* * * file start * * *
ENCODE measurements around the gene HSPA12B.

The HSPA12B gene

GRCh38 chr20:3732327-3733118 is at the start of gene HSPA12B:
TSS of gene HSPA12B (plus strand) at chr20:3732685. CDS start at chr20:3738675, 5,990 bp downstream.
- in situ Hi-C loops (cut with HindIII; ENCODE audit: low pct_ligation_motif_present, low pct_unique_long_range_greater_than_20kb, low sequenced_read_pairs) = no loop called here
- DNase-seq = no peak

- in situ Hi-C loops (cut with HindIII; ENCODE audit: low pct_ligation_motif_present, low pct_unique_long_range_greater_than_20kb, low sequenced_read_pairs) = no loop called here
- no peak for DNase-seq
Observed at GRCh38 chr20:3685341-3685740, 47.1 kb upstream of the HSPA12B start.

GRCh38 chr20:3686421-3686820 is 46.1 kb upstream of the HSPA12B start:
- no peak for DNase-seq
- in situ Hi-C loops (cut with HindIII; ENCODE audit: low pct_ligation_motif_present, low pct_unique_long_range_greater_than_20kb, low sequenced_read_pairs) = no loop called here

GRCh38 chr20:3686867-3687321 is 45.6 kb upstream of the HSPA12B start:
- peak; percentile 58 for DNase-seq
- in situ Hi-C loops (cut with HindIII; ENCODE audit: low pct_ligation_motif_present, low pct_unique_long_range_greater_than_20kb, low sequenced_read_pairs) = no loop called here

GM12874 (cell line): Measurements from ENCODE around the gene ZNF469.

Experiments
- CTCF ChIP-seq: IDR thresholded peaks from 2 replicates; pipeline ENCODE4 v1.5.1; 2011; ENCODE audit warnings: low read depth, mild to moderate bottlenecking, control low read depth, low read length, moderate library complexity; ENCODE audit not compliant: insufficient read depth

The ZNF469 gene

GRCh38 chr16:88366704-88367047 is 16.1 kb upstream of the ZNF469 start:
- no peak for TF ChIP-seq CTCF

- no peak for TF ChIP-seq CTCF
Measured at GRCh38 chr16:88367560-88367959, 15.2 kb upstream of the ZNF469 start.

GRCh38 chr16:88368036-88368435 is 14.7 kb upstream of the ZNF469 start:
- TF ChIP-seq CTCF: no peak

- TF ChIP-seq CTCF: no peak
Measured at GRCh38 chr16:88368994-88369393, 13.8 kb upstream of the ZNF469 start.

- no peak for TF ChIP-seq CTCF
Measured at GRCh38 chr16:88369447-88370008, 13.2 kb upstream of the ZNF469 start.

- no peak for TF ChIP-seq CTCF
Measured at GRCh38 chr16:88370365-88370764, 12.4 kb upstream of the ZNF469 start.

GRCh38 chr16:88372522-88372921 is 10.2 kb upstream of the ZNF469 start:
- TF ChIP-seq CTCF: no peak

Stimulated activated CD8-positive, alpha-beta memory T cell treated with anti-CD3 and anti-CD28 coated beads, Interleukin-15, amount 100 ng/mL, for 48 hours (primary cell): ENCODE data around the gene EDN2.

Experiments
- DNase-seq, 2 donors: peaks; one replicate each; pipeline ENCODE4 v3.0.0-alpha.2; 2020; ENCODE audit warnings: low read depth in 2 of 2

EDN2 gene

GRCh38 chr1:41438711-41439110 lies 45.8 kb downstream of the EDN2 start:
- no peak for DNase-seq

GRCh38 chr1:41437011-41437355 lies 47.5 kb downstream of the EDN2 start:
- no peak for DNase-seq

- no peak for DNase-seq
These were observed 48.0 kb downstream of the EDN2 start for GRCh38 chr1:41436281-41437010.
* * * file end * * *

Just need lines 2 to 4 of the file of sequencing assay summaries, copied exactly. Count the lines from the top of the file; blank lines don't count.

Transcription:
The HSPA12B gene

GRCh38 chr20:3732327-3733118 is at the start of gene HSPA12B:
TSS of gene HSPA12B (plus strand) at chr20:3732685. CDS start at chr20:3738675, 5,990 bp downstream.